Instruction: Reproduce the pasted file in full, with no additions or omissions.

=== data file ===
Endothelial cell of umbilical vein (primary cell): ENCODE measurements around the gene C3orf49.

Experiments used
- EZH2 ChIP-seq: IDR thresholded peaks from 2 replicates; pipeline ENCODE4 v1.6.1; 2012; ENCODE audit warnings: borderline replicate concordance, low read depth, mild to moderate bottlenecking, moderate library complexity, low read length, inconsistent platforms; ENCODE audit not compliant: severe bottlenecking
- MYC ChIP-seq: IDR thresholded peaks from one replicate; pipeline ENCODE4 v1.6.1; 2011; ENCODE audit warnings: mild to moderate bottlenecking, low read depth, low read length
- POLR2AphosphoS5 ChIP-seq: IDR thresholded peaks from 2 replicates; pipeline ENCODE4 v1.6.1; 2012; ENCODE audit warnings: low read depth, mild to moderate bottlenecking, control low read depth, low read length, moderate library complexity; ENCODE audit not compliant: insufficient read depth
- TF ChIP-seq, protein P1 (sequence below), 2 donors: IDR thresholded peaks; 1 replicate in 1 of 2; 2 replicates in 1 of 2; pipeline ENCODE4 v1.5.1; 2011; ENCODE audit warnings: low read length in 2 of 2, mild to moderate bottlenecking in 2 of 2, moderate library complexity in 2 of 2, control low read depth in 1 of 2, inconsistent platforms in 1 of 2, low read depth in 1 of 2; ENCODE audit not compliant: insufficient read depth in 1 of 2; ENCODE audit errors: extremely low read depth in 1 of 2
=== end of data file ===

Endothelial cell of umbilical vein (primary cell): ENCODE measurements around the gene C3orf49.

Experiments used
- EZH2 ChIP-seq: IDR thresholded peaks from 2 replicates; pipeline ENCODE4 v1.6.1; 2012; ENCODE audit warnings: borderline replicate concordance, low read depth, mild to moderate bottlenecking, moderate library complexity, low read length, inconsistent platforms; ENCODE audit not compliant: severe bottlenecking
- MYC ChIP-seq: IDR thresholded peaks from one replicate; pipeline ENCODE4 v1.6.1; 2011; ENCODE audit warnings: mild to moderate bottlenecking, low read depth, low read length
- POLR2AphosphoS5 ChIP-seq: IDR thresholded peaks from 2 replicates; pipeline ENCODE4 v1.6.1; 2012; ENCODE audit warnings: low read depth, mild to moderate bottlenecking, control low read depth, low read length, moderate library complexity; ENCODE audit not compliant: insufficient read depth
- TF ChIP-seq, protein P1 (sequence below), 2 donors: IDR thresholded peaks; 1 replicate in 1 of 2; 2 replicates in 1 of 2; pipeline ENCODE4 v1.5.1; 2011; ENCODE audit warnings: low read length in 2 of 2, mild to moderate bottlenecking in 2 of 2, moderate library complexity in 2 of 2, control low read depth in 1 of 2, inconsistent platforms in 1 of 2, low read depth in 1 of 2; ENCODE audit not compliant: insufficient read depth in 1 of 2; ENCODE audit errors: extremely low read depth in 1 of 2